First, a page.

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A Conversation with Louisville’s Literary Lions!

By: Gill Holland

Photos By: Molly Markert, Jolea Brown, & Gill Holland

I have always called James Markert the “John Grisham of Louisville,” even though now he has an alias: JH Markert; and JH Markert could be called “Louisville’s Stephen King!” A University of Louisville graduate and former tennis pro, James wrote one of the funniest scripts I have ever read. I ended up producing that film, 2nd Serve, which shot all over Louisville and featured a “rag tag bunch of misfit tennis semi-pros” taking on the country club elites. His first major novel A White Wind Blew, (under its previous title The Requiem Rose) won the prestigious IPPY award (the Independent Publisher Book Award). In 2023, JH Markert released two books: The Nightmare Man, which has sold in multiple countries, and Mister Lullaby, a Barnes & Noble bestseller. His newest book, Sleep Tight, releases in September and already has glowing reviews: author Peter Farris calls James “a clear heir to Stephen King,” and Publishers Weekly says “Markert evokes the style and substance of horror’s golden years.”

For years, James had an agent in New York City, which, in competition with London, is the center of global publishing. Then, a couple of years ago, James introduced me to his new agent, and I was surprised and pleased to learn that she lives here in Louisville with her husband and two sons. Agents can be very hard to find, much less access for information, so we are fortunate that Alice Speilburg was so generous with her time and info in this interview!

A UK graduate with a journalism degree (after a brief stint going pre-vet!), Alice worked as the cops’ beat reporter and assistant news editor at the Kernel, UK’s daily newspaper. She moved to NYC after graduation and worked at the famed global publishing house, John Wiley & Sons, and then became an agent at Howard Morhaim Literary Agency.

I decided it would be fun to ask them each a couple of questions and put the answers in an article for folks who have always wondered how agents work, how writers even find agents, and how agents and writers can develop a great working relationship.

I figured when one is interviewing two of Louisville’s “literary lions,” I should just ask questions and then let them run with it! So here it goes!

GH: Alice, I think most folks can understand the creative urge behind why writers write, but how does one decide to become an agent? What path led you there?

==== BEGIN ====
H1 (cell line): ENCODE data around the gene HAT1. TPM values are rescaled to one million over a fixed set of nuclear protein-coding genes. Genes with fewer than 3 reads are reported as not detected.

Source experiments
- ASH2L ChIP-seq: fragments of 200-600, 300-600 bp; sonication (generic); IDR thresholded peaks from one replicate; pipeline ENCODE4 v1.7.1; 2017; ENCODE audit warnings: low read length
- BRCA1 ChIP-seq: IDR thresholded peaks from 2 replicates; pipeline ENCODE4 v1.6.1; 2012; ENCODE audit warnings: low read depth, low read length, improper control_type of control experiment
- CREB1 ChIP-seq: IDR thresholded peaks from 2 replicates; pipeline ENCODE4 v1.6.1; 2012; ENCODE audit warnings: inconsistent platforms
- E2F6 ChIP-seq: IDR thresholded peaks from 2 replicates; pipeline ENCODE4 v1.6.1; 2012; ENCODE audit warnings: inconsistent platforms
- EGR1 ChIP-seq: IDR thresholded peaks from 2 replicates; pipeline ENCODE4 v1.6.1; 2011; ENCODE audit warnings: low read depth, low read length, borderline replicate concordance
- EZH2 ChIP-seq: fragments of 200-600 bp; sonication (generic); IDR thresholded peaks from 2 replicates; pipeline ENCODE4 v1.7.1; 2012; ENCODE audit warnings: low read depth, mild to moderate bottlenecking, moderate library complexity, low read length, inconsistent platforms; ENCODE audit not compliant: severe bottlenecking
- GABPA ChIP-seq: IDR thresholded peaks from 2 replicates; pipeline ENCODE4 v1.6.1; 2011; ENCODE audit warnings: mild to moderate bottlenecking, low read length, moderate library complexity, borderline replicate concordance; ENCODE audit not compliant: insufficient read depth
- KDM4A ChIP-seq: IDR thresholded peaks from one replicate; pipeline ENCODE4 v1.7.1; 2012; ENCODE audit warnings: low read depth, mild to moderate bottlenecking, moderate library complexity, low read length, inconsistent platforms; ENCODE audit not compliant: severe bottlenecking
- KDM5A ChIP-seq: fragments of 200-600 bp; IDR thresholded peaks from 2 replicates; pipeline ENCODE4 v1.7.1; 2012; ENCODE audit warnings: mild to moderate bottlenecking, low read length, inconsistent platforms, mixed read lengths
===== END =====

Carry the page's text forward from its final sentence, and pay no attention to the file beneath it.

ALICE: “I knew I wanted to work on books, and I thought that meant I wanted to be an editor. But editors still rely on the sales department to tell them which books they’re allowed to work on. I realized that agents have more freedom to follow through on the books they believe in, that they can keep working with that author until the book finds the perfect publishing home. I started doing informational interviews with agents around the city, and soon made a move over to a boutique agency in Brooklyn.”

“The other really fascinating part of agenting is that I work on every stage of the publishing process, from editing and submissions, to contracts, marketing and publicity, and even foreign rights sales. There’s never a dull moment.”

GH: So, James, what do you look for in an agent?

JAMES: “Early on, I think, for any writer, we just look for anyone who will take us! It took me eight years and three unpublished novels before I signed with my first agent at Writers House, which is one of the biggest agencies around, and even though my agent there sold five novels for me, I always felt like a small fish in a big pond, and I never had the personal connection that, over time, I realized I needed and craved. I have that personal connection in abundance with Alice. She ‘gets’ me and understands my vision and ideas. Kudos to her, as I’m not sure that’s always easy to do. I’m now writing under two names, and Alice didn’t even laugh at me when I mentioned writing under a third. I’ve always published just enough to stay relevant, but it took signing with Alice and a rebranding for me to jump to the next level. We hope to keep that momentum going. Alice thinks ‘outside the box’ more than any agent I’ve known, willing to attack new avenues to bring her writer additional income and notoriety. For years I thought I needed my agent to be in New York, but having Alice in town, here in Louisville, where we can meet face to face whenever necessary, has been a true blessing. Alice, for me, has been a career changer and a gem.”

GH: And, Alice, what do you look for in a writer?